Boston , MA —Despite its seeming invisibility, high blood pressure is dangerous, even deadly. Its effects can linger throughout many life activities, including sex. The October issue of the Harvard Heart Letter examines the overlooked connection between high blood pressure and a healthy sex life.
One of the biggest problems with high blood pressure is that many people who have it don't feel it. The absence of immediate symptoms makes it easy to ignore, or stop drug treatment when side effects appear. One group of these side effects—sexual problems—are a main reason people stop taking drugs that lower blood pressure. Sex-related side effects have been ascribed to virtually all classes of drugs used to control blood pressure. The October issue investigates the different types of drugs—diuretics, beta blockers, ACE inhibitors, angiotensin-receptor blockers, and calcium-channel blockers—and their effects on sexual function.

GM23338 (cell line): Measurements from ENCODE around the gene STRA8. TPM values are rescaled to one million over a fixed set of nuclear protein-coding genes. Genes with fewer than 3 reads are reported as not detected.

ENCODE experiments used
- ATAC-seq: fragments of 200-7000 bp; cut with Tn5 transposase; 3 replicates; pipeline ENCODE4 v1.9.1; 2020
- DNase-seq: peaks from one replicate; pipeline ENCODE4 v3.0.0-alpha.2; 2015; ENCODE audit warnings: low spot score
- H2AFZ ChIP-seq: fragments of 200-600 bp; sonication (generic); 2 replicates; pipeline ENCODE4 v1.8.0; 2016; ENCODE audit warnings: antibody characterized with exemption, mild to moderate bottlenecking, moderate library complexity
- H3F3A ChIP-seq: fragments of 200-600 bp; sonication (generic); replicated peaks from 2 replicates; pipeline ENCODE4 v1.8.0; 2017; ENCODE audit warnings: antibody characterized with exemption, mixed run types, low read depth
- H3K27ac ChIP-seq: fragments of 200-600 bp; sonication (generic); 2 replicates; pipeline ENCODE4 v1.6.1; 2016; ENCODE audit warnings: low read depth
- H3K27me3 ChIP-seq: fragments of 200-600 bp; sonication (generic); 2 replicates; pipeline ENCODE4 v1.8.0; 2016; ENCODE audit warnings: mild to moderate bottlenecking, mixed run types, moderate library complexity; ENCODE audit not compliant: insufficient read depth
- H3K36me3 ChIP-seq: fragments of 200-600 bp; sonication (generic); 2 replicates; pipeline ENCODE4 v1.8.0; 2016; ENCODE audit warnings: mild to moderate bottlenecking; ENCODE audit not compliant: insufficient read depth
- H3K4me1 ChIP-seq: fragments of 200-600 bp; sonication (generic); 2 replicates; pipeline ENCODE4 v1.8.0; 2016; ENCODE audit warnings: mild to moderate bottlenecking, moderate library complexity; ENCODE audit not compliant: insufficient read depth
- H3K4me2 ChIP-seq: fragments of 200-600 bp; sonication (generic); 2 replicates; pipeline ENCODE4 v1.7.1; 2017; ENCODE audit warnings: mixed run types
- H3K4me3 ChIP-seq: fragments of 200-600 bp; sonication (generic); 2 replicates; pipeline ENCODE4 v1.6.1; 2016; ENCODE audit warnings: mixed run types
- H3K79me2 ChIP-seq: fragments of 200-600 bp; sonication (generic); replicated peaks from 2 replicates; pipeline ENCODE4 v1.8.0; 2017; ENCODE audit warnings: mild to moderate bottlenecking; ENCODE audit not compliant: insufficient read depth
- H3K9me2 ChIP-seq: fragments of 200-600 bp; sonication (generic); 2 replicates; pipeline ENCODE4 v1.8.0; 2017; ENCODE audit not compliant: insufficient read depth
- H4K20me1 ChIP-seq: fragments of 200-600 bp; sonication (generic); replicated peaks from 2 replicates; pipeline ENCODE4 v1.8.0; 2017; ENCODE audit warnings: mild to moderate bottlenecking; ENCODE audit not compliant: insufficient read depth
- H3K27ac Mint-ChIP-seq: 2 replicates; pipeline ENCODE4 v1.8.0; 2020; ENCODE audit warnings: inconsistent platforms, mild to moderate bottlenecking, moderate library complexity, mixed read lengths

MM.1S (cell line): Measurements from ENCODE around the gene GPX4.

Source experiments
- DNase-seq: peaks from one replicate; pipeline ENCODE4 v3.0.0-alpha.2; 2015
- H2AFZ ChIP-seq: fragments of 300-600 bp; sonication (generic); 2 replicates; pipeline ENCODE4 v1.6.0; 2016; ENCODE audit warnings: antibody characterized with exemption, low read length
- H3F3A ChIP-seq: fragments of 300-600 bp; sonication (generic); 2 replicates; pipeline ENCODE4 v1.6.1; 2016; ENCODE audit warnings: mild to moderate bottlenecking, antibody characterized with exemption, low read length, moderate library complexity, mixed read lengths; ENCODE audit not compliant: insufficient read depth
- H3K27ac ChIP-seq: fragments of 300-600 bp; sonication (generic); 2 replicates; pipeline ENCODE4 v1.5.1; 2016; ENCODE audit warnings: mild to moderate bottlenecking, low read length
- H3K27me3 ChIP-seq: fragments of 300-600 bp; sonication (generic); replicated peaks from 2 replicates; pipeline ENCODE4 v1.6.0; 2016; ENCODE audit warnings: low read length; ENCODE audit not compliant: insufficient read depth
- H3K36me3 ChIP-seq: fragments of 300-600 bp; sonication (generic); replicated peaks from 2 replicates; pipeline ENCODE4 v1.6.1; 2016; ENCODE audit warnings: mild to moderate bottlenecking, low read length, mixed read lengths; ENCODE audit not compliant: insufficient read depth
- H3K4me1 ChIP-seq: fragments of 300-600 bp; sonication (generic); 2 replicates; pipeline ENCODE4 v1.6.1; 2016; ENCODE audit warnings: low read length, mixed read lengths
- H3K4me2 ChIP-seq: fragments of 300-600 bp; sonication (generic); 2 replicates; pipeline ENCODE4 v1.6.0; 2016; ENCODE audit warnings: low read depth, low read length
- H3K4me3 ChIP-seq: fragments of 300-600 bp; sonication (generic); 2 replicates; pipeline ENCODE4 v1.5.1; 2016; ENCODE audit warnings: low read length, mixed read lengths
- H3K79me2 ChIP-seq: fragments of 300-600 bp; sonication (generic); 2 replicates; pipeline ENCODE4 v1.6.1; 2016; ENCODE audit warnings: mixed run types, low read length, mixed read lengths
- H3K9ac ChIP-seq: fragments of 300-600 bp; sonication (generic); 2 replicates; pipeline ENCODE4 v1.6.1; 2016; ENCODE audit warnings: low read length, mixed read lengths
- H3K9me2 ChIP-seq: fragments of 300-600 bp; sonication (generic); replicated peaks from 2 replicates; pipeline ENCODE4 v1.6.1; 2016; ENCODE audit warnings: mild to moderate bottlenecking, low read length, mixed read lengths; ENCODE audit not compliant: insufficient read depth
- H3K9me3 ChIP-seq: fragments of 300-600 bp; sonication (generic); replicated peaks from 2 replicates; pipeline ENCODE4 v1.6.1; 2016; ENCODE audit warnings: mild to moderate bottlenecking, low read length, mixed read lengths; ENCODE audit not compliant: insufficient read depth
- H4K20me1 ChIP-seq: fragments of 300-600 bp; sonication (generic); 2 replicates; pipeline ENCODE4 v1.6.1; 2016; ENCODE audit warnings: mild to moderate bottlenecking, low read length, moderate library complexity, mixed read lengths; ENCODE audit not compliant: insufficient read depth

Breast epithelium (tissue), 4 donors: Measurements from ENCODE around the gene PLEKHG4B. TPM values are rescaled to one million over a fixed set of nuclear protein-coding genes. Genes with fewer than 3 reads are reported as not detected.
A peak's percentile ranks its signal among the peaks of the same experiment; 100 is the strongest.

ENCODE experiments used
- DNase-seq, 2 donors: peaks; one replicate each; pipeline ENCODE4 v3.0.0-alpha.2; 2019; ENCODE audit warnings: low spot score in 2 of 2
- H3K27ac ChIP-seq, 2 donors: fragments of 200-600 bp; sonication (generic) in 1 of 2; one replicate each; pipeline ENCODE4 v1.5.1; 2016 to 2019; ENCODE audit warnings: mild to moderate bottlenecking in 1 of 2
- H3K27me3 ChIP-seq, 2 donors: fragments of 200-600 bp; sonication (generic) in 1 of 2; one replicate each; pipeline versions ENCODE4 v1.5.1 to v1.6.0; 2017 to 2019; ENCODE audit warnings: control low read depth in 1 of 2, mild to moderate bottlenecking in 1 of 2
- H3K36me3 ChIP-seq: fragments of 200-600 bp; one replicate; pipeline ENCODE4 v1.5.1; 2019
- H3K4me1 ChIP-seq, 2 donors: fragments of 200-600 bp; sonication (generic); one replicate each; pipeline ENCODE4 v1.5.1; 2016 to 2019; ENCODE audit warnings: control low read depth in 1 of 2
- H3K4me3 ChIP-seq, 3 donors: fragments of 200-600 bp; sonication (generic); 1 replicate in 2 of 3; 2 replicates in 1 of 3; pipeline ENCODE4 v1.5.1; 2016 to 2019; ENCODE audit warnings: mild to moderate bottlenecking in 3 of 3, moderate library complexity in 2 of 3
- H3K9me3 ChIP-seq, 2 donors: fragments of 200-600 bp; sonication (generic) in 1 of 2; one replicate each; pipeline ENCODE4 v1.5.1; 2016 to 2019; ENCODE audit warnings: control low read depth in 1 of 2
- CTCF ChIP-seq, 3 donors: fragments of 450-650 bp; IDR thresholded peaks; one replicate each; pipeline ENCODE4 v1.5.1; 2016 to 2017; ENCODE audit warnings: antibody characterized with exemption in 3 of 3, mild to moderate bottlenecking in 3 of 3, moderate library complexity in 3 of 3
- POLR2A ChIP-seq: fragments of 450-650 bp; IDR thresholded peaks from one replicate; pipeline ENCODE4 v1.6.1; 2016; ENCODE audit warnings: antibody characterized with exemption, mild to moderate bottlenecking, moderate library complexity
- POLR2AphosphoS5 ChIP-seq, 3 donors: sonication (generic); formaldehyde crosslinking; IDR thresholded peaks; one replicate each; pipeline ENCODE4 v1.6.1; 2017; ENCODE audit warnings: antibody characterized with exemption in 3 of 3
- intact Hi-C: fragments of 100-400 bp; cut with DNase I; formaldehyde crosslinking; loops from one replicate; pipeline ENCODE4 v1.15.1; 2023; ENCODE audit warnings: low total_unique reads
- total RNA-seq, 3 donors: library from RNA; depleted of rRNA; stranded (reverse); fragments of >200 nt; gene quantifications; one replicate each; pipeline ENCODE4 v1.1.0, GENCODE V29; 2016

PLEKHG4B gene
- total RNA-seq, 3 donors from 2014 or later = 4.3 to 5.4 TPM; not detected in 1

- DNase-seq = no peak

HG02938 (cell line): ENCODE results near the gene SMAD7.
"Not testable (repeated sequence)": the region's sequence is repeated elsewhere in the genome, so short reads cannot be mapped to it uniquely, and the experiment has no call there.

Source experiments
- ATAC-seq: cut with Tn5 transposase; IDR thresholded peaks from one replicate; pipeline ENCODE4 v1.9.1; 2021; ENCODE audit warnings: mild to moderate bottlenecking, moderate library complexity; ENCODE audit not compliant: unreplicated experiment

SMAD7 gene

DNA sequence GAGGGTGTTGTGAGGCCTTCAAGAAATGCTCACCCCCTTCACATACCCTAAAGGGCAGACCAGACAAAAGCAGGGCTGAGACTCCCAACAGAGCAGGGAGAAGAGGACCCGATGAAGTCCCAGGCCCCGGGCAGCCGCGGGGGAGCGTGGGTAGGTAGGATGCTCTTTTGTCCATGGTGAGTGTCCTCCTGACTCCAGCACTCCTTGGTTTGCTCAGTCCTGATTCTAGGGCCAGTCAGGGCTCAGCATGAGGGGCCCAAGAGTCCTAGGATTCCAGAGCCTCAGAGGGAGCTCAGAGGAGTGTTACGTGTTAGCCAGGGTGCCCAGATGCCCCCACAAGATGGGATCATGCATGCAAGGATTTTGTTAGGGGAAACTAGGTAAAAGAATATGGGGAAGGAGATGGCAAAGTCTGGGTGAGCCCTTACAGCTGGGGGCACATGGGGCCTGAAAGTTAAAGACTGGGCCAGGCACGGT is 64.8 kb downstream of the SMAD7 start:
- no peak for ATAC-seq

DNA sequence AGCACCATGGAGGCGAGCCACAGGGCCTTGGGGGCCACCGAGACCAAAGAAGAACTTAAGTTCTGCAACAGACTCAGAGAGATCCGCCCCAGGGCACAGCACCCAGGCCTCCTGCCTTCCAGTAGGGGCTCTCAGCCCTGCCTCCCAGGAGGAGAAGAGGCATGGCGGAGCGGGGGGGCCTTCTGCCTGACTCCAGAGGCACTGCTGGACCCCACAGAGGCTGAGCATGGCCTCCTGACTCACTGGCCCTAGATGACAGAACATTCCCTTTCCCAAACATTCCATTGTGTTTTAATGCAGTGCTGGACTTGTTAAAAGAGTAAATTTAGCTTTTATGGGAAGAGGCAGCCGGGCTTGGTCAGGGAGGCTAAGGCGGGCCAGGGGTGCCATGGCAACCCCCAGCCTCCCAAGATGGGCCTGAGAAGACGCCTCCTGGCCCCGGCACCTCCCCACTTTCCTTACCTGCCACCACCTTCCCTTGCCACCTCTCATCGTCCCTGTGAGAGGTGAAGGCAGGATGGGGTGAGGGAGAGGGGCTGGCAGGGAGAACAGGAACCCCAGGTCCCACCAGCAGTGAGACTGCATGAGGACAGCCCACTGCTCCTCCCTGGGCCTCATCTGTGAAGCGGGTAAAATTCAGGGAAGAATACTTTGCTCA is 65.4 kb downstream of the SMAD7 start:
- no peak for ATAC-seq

However, sexual problems aren't always the drugs' fault. High blood pressure itself can interfere with a satisfying sex life because it can change circulatory patterns in the body and damage the inner lining of arteries, both of which may decrease blood flow to the penis and vagina.
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